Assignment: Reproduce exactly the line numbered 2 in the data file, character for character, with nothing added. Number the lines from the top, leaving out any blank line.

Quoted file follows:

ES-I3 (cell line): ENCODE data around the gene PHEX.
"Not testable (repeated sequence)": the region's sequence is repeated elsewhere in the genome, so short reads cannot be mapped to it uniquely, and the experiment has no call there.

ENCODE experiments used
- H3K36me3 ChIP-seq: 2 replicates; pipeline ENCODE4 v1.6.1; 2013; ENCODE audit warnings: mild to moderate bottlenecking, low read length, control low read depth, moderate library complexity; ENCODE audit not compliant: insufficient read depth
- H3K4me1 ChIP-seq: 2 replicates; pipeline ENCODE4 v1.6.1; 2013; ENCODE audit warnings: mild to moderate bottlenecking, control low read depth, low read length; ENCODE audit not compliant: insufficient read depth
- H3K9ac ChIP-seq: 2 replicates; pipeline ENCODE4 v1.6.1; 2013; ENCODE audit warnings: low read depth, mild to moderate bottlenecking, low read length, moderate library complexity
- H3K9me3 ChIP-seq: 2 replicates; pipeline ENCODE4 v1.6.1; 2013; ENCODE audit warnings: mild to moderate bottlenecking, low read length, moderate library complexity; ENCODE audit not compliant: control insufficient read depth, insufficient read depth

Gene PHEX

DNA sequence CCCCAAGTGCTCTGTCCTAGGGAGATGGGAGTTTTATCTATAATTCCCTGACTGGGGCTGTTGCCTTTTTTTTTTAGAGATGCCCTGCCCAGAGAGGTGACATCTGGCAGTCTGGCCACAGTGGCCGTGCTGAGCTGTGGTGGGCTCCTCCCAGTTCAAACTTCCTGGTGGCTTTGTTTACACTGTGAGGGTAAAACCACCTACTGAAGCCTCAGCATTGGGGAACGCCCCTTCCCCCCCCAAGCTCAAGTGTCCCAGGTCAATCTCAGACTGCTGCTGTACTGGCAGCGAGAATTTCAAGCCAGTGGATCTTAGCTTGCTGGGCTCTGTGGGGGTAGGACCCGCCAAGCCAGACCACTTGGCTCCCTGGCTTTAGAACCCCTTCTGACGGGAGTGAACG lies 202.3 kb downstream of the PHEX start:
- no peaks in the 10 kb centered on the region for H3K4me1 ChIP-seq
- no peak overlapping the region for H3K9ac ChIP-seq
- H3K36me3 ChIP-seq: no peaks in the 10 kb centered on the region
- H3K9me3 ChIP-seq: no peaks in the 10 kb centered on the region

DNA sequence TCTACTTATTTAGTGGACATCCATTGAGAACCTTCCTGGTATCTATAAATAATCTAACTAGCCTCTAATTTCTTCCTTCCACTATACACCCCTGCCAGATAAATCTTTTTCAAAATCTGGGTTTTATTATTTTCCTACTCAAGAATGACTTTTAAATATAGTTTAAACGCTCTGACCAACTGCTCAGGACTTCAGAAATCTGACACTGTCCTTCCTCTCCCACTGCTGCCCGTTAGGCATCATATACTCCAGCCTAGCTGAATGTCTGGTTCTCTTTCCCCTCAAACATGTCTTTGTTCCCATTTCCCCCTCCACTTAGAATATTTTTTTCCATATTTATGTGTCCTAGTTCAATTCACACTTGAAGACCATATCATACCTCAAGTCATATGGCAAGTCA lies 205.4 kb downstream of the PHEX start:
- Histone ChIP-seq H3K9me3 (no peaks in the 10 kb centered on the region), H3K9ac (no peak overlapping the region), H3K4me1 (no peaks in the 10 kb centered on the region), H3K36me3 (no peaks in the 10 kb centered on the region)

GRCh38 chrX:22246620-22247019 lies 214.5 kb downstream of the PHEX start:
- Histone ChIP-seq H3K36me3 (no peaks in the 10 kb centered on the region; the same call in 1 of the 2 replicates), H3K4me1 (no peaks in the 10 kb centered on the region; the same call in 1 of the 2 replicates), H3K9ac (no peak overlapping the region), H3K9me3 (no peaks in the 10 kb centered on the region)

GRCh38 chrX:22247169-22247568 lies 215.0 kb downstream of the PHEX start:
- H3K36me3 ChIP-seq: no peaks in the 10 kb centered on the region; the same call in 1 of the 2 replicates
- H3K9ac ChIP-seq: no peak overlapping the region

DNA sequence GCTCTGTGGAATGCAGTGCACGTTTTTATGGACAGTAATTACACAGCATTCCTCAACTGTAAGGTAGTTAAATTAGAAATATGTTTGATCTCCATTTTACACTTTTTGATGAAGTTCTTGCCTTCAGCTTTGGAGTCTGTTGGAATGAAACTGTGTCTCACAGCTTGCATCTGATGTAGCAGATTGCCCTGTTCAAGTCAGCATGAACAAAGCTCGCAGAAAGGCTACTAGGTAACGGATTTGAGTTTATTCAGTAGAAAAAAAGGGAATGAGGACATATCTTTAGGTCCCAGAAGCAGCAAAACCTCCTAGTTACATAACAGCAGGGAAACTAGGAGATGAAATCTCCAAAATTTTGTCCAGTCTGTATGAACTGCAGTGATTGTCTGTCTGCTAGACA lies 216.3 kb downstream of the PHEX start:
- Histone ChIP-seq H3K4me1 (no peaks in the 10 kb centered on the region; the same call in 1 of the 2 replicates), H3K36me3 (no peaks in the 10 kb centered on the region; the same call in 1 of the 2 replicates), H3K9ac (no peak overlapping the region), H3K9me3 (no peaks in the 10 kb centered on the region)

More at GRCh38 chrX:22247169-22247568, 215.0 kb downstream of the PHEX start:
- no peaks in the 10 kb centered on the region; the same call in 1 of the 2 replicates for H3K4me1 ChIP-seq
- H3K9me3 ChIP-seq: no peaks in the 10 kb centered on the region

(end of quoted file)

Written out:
"Not testable (repeated sequence)": the region's sequence is repeated elsewhere in the genome, so short reads cannot be mapped to it uniquely, and the experiment has no call there.